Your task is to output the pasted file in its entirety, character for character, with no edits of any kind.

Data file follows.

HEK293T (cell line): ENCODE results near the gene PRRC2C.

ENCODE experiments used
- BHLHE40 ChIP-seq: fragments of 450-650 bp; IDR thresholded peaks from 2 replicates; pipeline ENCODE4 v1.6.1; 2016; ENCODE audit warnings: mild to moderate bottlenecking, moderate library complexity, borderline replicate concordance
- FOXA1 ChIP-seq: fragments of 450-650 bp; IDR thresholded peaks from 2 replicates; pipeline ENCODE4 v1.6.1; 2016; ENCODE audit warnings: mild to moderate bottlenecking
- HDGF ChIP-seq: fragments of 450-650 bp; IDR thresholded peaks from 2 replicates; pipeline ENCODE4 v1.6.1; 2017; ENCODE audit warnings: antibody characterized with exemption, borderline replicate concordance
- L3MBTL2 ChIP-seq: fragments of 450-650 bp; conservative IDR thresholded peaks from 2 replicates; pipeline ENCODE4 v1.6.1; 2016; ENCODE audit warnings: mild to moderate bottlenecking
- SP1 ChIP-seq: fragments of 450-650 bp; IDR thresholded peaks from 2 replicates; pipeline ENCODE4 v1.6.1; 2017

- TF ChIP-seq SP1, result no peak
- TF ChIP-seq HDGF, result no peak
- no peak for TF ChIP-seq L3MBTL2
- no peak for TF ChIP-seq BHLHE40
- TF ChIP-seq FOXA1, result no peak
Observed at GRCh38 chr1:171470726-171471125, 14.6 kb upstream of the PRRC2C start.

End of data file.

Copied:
HEK293T (cell line): ENCODE results near the gene PRRC2C.

ENCODE experiments used
- BHLHE40 ChIP-seq: fragments of 450-650 bp; IDR thresholded peaks from 2 replicates; pipeline ENCODE4 v1.6.1; 2016; ENCODE audit warnings: mild to moderate bottlenecking, moderate library complexity, borderline replicate concordance
- FOXA1 ChIP-seq: fragments of 450-650 bp; IDR thresholded peaks from 2 replicates; pipeline ENCODE4 v1.6.1; 2016; ENCODE audit warnings: mild to moderate bottlenecking
- HDGF ChIP-seq: fragments of 450-650 bp; IDR thresholded peaks from 2 replicates; pipeline ENCODE4 v1.6.1; 2017; ENCODE audit warnings: antibody characterized with exemption, borderline replicate concordance
- L3MBTL2 ChIP-seq: fragments of 450-650 bp; conservative IDR thresholded peaks from 2 replicates; pipeline ENCODE4 v1.6.1; 2016; ENCODE audit warnings: mild to moderate bottlenecking
- SP1 ChIP-seq: fragments of 450-650 bp; IDR thresholded peaks from 2 replicates; pipeline ENCODE4 v1.6.1; 2017

- TF ChIP-seq SP1, result no peak
- TF ChIP-seq HDGF, result no peak
- no peak for TF ChIP-seq L3MBTL2
- no peak for TF ChIP-seq BHLHE40
- TF ChIP-seq FOXA1, result no peak
Observed at GRCh38 chr1:171470726-171471125, 14.6 kb upstream of the PRRC2C start.